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Ethiopia Between Risk and Reform

Ethiopia Between Risk and Reform

On 2 April 2018, Ethiopia’s restless new Prime Minister Abiy Ahmed was sworn into power. Since then the Federal Republic of Ethiopia has found itself in a whirlwind of reform. Ethiopia is undergoing its most significant changes since the 1991 birth of the EPRDF ruling coalition under its controversial leader, Meles Zenawi. The last two months have witnessed the realigning of Ethiopia’s economy and bilateral relations with previous foes such as Eritrea and Egypt.

Political risks

Prime Minister Ahmed has hit the ground running in terms of political reforms with the overdue lifting of the State of Emergency that has existed since the abrupt resignation of his predecessor in February 2018. In a landmark move, Ethiopia’s government has released thousands of dissidents in an olive branch to the opposition. This is part of the Prime Minister’s new policy of opening the political space which has included the release of leaders of the opposition. These policies have proved widely popular amongst Ethiopia’s population, especially in the Oromia region where the Prime Minister hails from.

Of all the reform policies by Prime Minister Ahmed the one that has captured the imagination is his policy of rapprochement towards Eritrea. In 2000, Ethiopia under its late Prime Minister, Meles Zenawi signed an agreement with Eritrea to end the bloody border war between the neighbouring states. The agreement came to be subsequently known as the Algiers agreement and it demarcated the boundary between Ethiopia and Eritrea. On 5th June 2019, Ethiopia’s new, reformist Prime Minister Dr Abiy Ahmed agreed to “fully implement” the Algiers agreement and cede land back to Eritrea.

This is a monumental shift in Ethiopia’s political consensus forged under the transformative Meles Zenawi. The risks in the long term are that such a deal may empower other ethnic groups within the Federal regions to agitate for changes in boundary demarcation now that the new government is seen as responsive. However, it is worth noting that Prime Minister Abiy is universally popular in all regions of Ethiopia and especially his home region of Oromia, which was at the epicentre of anti-government protests from 2014 onwards.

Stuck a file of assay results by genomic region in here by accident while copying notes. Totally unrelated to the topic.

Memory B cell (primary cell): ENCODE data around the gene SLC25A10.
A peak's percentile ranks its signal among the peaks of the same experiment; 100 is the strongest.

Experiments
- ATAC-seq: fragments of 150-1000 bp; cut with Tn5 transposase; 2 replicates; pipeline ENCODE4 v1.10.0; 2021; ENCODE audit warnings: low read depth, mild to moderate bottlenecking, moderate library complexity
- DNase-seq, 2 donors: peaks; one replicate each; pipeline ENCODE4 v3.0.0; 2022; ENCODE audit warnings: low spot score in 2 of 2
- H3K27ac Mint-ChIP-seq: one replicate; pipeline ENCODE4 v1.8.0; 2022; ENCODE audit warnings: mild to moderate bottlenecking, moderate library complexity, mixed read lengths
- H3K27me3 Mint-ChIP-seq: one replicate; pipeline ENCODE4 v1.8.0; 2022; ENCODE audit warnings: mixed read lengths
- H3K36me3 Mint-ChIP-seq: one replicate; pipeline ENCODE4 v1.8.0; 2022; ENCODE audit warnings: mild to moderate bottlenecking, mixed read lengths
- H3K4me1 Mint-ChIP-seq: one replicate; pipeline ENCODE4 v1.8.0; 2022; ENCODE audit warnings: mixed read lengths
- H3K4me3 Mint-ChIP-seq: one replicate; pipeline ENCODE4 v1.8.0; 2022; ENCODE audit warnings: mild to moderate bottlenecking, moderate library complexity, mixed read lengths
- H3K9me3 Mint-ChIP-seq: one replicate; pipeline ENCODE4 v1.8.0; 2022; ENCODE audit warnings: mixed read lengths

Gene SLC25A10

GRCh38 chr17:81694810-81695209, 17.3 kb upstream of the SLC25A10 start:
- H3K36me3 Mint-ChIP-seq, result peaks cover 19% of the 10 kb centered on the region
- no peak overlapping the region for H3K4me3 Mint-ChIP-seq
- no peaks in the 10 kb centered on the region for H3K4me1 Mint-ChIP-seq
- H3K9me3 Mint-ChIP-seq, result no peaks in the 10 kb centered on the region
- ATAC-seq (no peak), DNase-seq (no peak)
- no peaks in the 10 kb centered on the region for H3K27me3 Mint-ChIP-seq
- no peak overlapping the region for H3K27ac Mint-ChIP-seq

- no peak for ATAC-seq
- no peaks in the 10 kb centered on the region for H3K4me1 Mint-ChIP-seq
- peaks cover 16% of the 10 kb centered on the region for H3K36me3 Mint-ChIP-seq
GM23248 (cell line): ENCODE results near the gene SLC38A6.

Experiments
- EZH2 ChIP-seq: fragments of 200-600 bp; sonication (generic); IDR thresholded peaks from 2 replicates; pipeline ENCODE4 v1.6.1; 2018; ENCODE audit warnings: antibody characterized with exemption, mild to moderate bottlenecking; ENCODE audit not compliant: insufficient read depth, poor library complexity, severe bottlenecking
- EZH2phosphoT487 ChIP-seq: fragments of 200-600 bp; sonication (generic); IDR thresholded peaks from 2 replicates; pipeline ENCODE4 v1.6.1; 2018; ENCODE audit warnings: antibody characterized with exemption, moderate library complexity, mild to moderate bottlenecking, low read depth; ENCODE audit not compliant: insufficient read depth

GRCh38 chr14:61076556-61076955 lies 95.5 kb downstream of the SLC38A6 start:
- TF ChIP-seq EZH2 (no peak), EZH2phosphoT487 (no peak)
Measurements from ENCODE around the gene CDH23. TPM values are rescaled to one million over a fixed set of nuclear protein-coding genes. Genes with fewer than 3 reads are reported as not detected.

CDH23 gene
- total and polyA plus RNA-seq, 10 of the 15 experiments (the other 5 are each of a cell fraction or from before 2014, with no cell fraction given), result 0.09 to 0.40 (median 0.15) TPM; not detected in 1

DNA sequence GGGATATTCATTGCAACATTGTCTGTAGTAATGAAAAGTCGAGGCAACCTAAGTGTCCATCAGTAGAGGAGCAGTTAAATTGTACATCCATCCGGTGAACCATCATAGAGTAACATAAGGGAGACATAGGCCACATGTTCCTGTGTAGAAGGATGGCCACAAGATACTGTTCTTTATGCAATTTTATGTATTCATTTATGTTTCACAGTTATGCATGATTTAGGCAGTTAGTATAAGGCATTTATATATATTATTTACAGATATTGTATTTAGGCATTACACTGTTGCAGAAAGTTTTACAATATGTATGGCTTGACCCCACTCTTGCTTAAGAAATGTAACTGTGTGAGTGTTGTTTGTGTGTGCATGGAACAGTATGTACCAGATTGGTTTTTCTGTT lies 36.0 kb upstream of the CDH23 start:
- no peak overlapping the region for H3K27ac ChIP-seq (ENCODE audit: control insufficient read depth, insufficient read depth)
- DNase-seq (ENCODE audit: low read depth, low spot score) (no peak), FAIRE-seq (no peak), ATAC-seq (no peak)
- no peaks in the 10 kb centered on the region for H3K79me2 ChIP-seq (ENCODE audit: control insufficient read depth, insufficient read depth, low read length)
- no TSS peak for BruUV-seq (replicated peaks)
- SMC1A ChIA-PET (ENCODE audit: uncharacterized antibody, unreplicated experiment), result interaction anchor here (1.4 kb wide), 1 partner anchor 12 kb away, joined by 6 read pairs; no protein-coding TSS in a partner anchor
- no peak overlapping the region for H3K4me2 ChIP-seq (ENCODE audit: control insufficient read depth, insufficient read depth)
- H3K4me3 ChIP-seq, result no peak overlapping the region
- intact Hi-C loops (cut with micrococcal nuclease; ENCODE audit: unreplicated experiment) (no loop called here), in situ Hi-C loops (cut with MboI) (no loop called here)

In another landmark move, Prime Minister Ahmed recently met with his Egyptian counterpart, President Abdel Fattah al-Sisi where both discussed the ongoing tensions over the Nile. Egypt has long been opposed to Ethiopia’s Grand Renaissance Dam, a $4 billion hydroelectric project that harvests the Blue Nile to power Ethiopia’s economy.  For years, negotiations between Ethiopia and Egypt have been deadlocked with the latter believing the Grand Renaissance Dam would harm Egypt’s access to the Nile which is critical for its industrial and agricultural sector.

For the first time, in a landmark statement, an Ethiopian leader has promised that Egypt’s share of the Nile will be preserved by Ethiopia. As part of the ongoing agreement, both sides (along with Sudan) will also set up an infrastructure fund for investing in the three countries. In the medium term such a policy of deescalating tensions with Egypt allows Ethiopia’s government to devote political capital on more pressing domestic concerns such as the liberalisation of what is considered Africa’s fastest growing economy.

Economic risks

On 6 June 2018, Ethiopia’s new government announced that the state will end its decades old monopoly in key sectors such as telecoms, energy and aviation. Reformist Prime Minister Ahmed is keen to modernize Ethiopia’s economy by privatizing key state-owned enterprises and limiting the state’s tight control on all aspects of the economy.

Ethiopia’s government hopes such increased inward investment will allow the state to create jobs for its increasing numbers of unemployed young people. In a country of 105 million people, absorbing more disaffected youth into its labour markets will prove crucial to Ethiopia’s future stability. Of interest to foreign investors is Ethiopia’s telecoms monopoly, Ethio Telecom which will be part privatised. Already major foreign operators such as MTN Africa have already signalled their interestin Ethiopia’s thriving telecoms sector.

Another lucrative asset to be privatised is Ethiopian Airlines which is considered Africa’s most successful airlines in terms of operations and profits. That the Ethiopian government is willing to privatise its previously untouchable cash cows shows how serious Prime Minister Ahmed’s administration is towards structural economic reform.

If done correctly, the liberalisation of Ethiopia’s economy offers substantial opportunities for the state and investors in the long term. According to the IMF, in 2017, Ethiopia’s economy was among the fastest growing in the world and it is set to expand 8.5% this year. The risks of privatisation to Ethiopia’s economy are minimal as analysts have long argued that Ethiopia’s economy requires an injection of competition to fulfill its enormous potential.

Going forward, Ethiopia’s target to attain lower-middle income status by 2025 will only be reached when it is able to limit the outsized role played by its large, state-owned enterprises. Finally, Ethiopia’s opening up of key sectors was in response to the visit of the IMF Managing Director in December 2017, where Ethiopia was advised to abandon its strategy of debt financed growth to maintain its impressive annual growth rates. Although such a strategy enabled Ethiopia to record impressive growth rates for the last several years, it is not sustainable in the long run as state-owned enterprises have not been able to create enough jobs for Ethiopia’s population of 105 million.


This article was first published on Global Risk Insights, and was written by Bashir Ali